Female Boomers struggling with money after divorce

Women need to gain more control of their finances. Source: Shutterstock

Divorce rates in over-65s are rising around the world, and while it’s providing a sense of freedom and a fresh start to many, women are struggling to come to grips with one key issue: finance.

New figures released by UBS Global Wealth Management on Friday show the majority of married women leave their financial decisions up to their husbands because they believe their spouses know more about such matters.

However, a whopping 98 per cent of divorced or widowed women say they regret not being more involved in managing their joint wealth while married, and many now struggle to understand how to manage their money.

What’s more, more than half of divorcees and widows discover financial surprises, such as outdated wills and debts, when their marriages end.

It’s a worrying trend given most women will outlive their husbands, and eventually, it seems, be forced to carry the financial burden on their own.

The trend is not just subjected to Baby Boomers either, and it seems that despite the advances in female education and equality, Millennial women would rather their husbands take care of their money. UBS figures showed 61 per cent of Millennial women rely on their husbands to manage their finances, compared to 54 per cent of females from older generations.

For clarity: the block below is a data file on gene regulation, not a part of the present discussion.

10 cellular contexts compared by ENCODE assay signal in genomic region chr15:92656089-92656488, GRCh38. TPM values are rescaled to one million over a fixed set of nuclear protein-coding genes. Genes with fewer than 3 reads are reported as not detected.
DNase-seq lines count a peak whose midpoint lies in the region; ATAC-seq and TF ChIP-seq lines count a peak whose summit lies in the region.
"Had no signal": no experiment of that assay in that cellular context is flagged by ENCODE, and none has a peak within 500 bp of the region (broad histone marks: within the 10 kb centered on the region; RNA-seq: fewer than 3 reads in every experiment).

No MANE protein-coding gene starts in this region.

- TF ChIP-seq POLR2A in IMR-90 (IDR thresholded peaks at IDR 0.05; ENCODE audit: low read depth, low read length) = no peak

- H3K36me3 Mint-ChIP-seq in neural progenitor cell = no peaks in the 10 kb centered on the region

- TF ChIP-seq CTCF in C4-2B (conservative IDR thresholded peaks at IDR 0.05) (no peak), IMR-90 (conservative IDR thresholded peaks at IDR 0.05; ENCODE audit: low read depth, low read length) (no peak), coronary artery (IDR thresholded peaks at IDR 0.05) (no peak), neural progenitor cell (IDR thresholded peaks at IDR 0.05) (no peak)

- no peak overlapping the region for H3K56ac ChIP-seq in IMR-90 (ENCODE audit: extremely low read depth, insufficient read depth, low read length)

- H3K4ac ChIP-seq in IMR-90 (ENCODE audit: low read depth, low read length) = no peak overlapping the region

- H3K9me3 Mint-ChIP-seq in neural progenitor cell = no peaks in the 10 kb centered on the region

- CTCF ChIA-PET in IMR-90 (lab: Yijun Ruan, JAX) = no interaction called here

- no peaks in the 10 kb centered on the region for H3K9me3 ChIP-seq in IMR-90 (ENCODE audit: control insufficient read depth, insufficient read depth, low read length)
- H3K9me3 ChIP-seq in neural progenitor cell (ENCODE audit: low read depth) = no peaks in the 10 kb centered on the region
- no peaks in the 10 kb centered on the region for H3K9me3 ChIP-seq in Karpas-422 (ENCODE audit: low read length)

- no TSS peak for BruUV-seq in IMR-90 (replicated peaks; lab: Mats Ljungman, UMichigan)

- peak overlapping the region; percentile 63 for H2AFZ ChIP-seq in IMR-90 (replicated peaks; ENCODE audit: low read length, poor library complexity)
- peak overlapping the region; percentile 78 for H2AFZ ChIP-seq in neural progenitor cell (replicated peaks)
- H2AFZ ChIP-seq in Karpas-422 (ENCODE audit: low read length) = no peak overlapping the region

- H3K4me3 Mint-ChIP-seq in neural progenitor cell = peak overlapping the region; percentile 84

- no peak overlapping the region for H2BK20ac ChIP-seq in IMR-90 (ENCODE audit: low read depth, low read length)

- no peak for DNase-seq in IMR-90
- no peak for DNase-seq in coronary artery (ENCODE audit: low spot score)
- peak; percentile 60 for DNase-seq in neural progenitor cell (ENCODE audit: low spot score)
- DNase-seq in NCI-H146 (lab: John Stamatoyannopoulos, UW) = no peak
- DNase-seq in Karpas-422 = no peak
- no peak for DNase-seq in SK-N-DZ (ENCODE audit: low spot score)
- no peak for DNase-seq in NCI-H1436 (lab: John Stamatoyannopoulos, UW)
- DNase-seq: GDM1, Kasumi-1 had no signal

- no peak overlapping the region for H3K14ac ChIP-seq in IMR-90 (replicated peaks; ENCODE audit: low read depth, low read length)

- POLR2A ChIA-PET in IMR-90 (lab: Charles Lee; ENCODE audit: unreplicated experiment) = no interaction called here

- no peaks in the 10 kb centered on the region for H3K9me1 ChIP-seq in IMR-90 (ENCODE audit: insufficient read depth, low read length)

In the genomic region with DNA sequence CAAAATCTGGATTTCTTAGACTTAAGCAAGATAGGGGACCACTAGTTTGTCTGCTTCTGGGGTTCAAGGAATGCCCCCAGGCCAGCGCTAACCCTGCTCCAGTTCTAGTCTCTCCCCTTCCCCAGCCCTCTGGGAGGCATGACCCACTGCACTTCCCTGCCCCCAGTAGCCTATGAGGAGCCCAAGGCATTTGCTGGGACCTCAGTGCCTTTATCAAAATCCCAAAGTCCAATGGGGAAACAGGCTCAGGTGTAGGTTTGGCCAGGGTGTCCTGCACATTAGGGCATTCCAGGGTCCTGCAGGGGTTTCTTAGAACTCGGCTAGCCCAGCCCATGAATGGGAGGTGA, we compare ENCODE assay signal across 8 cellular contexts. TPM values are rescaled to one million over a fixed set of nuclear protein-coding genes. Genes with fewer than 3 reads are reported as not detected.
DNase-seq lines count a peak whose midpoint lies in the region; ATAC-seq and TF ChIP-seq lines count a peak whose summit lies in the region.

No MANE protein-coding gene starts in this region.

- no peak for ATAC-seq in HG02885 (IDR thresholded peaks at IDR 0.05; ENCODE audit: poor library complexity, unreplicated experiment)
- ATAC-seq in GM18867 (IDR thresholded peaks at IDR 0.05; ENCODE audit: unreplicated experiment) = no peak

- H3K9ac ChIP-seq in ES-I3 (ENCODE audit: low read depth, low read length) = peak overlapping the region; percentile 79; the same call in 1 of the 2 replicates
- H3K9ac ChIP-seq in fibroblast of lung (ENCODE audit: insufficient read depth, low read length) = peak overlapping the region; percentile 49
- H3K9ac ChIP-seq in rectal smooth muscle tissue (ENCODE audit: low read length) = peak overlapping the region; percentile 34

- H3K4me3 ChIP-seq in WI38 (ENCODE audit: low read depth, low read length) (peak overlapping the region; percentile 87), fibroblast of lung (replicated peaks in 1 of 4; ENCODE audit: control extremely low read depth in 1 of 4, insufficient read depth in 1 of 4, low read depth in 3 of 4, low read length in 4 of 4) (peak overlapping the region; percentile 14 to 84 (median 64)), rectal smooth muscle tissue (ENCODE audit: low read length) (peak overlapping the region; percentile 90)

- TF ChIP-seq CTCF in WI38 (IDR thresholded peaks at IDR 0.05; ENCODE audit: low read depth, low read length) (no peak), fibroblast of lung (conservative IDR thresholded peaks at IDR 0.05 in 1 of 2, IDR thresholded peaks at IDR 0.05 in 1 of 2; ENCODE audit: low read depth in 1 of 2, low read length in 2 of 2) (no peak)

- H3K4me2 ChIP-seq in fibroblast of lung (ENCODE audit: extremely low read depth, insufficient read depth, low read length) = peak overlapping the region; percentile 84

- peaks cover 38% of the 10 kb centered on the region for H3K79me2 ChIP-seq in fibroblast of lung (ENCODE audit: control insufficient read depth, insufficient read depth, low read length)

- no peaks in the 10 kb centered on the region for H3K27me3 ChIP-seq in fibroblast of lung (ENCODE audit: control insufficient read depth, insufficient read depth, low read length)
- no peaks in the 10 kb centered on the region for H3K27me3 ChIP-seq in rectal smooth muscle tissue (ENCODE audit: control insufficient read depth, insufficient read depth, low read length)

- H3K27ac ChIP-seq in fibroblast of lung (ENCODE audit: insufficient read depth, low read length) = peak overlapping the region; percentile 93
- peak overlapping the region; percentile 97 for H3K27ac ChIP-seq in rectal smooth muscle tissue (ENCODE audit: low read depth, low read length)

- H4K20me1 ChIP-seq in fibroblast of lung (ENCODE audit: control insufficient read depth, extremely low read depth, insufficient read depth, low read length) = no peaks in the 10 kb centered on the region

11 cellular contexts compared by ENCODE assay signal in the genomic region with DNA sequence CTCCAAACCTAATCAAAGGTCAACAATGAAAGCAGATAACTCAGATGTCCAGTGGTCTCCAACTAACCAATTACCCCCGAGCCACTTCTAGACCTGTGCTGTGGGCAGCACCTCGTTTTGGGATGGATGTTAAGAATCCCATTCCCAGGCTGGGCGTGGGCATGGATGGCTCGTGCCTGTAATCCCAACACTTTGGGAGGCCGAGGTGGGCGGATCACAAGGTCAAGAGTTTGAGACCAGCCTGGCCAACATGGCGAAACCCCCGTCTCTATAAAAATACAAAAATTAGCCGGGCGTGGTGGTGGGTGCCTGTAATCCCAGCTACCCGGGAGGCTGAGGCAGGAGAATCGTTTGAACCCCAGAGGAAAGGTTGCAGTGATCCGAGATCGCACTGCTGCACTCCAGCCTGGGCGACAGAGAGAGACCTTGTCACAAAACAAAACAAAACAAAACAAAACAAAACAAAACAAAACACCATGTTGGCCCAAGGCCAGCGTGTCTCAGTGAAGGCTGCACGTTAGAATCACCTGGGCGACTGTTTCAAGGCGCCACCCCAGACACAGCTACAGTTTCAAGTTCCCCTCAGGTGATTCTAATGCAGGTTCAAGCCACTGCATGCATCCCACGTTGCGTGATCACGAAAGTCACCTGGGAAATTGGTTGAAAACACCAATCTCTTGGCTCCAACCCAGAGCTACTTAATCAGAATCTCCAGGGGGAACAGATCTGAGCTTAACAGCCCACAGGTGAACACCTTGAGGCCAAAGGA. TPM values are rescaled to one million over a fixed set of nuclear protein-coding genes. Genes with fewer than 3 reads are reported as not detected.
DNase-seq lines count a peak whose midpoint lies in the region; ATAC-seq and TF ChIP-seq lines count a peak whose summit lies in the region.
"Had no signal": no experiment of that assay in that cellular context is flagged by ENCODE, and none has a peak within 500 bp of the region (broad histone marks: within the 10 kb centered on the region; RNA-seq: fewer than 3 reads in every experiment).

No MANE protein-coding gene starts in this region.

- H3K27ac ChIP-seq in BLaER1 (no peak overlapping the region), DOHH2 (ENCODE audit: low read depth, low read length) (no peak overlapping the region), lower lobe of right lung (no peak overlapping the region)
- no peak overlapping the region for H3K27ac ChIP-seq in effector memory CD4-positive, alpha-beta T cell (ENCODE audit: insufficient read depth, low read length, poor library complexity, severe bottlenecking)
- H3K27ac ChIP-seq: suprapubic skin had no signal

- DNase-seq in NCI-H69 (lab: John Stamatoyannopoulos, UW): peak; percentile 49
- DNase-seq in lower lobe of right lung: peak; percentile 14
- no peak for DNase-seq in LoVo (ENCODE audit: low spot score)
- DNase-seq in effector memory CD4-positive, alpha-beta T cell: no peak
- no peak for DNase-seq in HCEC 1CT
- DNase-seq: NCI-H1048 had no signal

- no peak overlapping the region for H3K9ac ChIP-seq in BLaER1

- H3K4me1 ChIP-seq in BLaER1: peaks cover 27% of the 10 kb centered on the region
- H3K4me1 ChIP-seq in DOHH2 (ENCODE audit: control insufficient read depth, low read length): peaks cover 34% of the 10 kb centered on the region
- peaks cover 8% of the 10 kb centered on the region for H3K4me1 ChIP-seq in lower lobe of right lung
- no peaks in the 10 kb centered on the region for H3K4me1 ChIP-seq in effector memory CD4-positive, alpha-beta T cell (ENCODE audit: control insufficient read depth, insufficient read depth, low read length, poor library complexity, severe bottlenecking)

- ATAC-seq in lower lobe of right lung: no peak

“The twin forces of longer life expectancies and high rates of divorce have produced a sobering likelihood, that more women will end up alone and solely responsible for their financial well-being,” said Paula Polito, global client strategy officer of UBS Global Wealth Management.

“What’s most concerning is that women are more educated, successful and outspoken than ever, yet 60 per cent continue to abdicate important financial decisions that affect their future.”

The survey also sought to dispel some of the key myths around money and relationships and found that while many women assume they share financial decisions equally with their partner, the majority (56 per cent) are only dealing with day to day issues and leave key investment decisions up to their husbands.

The latest findings back up a recent Australian survey by the Australian Financial Attitudes and Behaviour Tracker that found 46 per cent of women surveyed found dealing with money stressful and overwhelming. Only a quarter 26 per cent of men felt the same way.

However, it’s not all bad news and seems most women learn to take more power after being burned the first time around.

UBS found that of those who go on to remarry, the majority of women practice what they preach and take an active role in managing the finances in their new relationship.

Can you relate to this? Did you have to work hard to get ahead financially after a divorce? Would you encourage young women to take more control of their money?

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